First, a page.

CRANFORD, N.J. (Christian Examiner) – A national atheists organization has caused a social media stir with a series of billboards urging people to "skip church" — and assuring them they can still "be good" without believing in God.
The billboards by American Atheists can be seen in Winston-Salem, N.C., and Colorado Springs, Colo., and show a smiling Santa with the words: "Go ahead and skip church! Just be good for goodness' sake." It ends with "Happy Holidays" and includes the American Atheists' name and the group's website.
"We want people to know that going to church has absolutely nothing to do with being a good person," said David Silverman, president of American Atheists. "The things that are most important during the holiday season -- spending time with loved ones, charity, and being merry —have nothing to do with religion."
The organization isn't one to, well, "skip" controversy. Last year, American Atheists launched billboards in four southern cities showing a picture of a little girl with the words, "Dear Santa, All I want for Christmas is to skip church! I'm too old for fairy tales."
Although last year's billboards appeared in Nashville, St. Louis and Memphis, the billboard operators in one major city – Jackson, Mississippi— rejected the ad campaign.
"Last year's billboard showed a child writing a letter to Santa, telling him that all she wanted for Christmas was to skip church. This year, Santa wrote back," Silverman said.
An American Atheists press release said the 2015 billboard campaign is "designed to reach the millions of people who still attend church occasionally and call themselves religious, but have doubts about their beliefs."
"There are tens of millions of atheists in this country," said Nick Fish, national program director of American Atheists. "We're everywhere. And we don't need church or gods to tell us how to be good people."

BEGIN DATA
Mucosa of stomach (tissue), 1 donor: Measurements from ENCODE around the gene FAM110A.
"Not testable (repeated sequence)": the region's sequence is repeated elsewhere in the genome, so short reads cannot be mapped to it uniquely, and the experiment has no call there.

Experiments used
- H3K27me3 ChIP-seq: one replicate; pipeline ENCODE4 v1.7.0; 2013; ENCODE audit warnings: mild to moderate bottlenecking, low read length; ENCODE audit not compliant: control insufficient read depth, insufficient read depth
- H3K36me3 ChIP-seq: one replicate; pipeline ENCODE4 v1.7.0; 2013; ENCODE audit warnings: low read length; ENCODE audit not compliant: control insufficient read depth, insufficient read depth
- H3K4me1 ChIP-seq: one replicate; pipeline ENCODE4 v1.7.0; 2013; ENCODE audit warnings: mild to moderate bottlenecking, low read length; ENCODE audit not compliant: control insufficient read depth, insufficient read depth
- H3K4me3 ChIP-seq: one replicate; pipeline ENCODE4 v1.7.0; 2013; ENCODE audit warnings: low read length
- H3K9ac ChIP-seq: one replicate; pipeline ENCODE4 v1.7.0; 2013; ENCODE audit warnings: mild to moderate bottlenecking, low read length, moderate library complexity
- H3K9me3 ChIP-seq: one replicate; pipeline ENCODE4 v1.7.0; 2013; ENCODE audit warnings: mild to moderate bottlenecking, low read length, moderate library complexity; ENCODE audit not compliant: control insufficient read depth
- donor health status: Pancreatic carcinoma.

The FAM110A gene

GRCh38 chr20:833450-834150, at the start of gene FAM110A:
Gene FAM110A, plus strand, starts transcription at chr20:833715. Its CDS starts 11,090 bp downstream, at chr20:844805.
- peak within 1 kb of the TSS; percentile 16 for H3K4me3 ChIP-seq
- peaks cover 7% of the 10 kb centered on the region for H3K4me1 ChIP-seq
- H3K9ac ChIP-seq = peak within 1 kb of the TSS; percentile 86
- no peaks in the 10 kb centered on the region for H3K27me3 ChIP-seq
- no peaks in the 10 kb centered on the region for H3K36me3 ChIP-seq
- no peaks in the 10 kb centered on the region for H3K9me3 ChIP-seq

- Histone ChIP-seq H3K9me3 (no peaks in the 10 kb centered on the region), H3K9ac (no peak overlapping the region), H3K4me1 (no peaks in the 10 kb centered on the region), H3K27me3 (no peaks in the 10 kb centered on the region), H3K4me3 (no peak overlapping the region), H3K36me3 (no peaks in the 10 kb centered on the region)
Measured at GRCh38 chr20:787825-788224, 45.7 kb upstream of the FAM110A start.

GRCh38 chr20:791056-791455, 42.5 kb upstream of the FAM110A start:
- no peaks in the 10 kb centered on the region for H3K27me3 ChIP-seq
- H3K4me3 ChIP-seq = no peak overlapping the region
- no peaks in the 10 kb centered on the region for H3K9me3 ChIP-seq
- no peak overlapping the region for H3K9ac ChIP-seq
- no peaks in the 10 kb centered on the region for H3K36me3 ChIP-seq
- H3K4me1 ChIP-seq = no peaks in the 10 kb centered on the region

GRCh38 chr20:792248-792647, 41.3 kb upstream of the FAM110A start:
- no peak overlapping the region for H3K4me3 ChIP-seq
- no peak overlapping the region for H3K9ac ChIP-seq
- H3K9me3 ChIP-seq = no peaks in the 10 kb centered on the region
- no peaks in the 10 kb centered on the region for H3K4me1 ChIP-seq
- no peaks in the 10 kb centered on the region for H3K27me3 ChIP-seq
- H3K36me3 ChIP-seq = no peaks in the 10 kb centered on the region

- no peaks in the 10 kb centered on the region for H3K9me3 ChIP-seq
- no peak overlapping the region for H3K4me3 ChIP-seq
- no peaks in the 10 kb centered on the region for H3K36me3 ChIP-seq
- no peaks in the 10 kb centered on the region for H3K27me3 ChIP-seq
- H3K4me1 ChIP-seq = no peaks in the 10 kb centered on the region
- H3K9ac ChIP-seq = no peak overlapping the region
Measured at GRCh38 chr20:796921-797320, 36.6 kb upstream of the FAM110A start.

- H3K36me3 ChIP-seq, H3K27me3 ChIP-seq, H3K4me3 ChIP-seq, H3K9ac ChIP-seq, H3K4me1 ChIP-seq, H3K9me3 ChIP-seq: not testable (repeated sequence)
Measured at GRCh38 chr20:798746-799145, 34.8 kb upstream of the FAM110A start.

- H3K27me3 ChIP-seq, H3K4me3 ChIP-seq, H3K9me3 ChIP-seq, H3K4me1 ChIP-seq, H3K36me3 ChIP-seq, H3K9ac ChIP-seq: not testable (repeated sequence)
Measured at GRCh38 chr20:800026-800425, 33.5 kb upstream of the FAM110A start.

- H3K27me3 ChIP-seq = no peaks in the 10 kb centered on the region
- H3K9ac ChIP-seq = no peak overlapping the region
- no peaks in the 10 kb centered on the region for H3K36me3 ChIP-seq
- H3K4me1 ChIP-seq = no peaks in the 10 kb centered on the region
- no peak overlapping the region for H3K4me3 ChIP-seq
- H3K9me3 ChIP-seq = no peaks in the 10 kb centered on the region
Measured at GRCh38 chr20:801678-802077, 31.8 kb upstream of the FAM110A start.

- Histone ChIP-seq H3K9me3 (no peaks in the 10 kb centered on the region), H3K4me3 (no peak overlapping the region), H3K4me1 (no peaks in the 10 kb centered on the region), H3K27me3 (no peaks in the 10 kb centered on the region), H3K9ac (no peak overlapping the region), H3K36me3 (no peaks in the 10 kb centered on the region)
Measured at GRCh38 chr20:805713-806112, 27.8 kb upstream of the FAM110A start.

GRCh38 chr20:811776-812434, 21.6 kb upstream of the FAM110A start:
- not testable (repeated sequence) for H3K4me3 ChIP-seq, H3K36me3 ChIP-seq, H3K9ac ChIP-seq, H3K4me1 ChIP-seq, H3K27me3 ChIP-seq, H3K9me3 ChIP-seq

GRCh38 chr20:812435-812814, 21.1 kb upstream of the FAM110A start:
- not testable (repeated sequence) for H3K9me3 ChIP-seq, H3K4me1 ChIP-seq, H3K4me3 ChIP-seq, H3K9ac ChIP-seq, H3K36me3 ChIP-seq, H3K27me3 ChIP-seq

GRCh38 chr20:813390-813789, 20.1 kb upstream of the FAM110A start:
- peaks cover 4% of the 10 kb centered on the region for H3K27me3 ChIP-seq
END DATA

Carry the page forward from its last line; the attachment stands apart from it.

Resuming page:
'DECLARE WAR' A FACEBOOK SUPPORTER SAYS
The billboard set off a lively discussion on American Atheists' Facebook page.
"I think it's high time we offend the Christians, blatantly. I personally think we *should* declare war on religion," wrote one supporter named Desiree Franklin. "We're in the 21st century ... it's high time we start doing away with archaic beliefs and ideals and make some real progress for mankind!! It really is only a matter of time until religion dies off. One way or another, it's happening in Europe and it's starting to happen here. Each generation is progressively less religious."
But M. Glenn Nelles, apparently a Christian, challenged billboard supporters.
"I don't actually get the point of atheism," Nelles wrote on Facebook. "... I would rather live my life believing there is a God and find out at the end that there isn't, than live my life believing there isn't a God and finding out at the end that there is."
VA Fitt took it a step further, writing on the atheist Facebook site: "As an atheist, I am pretty disappointed in this campaign. A billboard that had Santa and said 'Just be good for goodness' sake' would be a fine way to promote secular ethical frameworks without offending churchgoers. The majority of American atheists aren't anti-theists."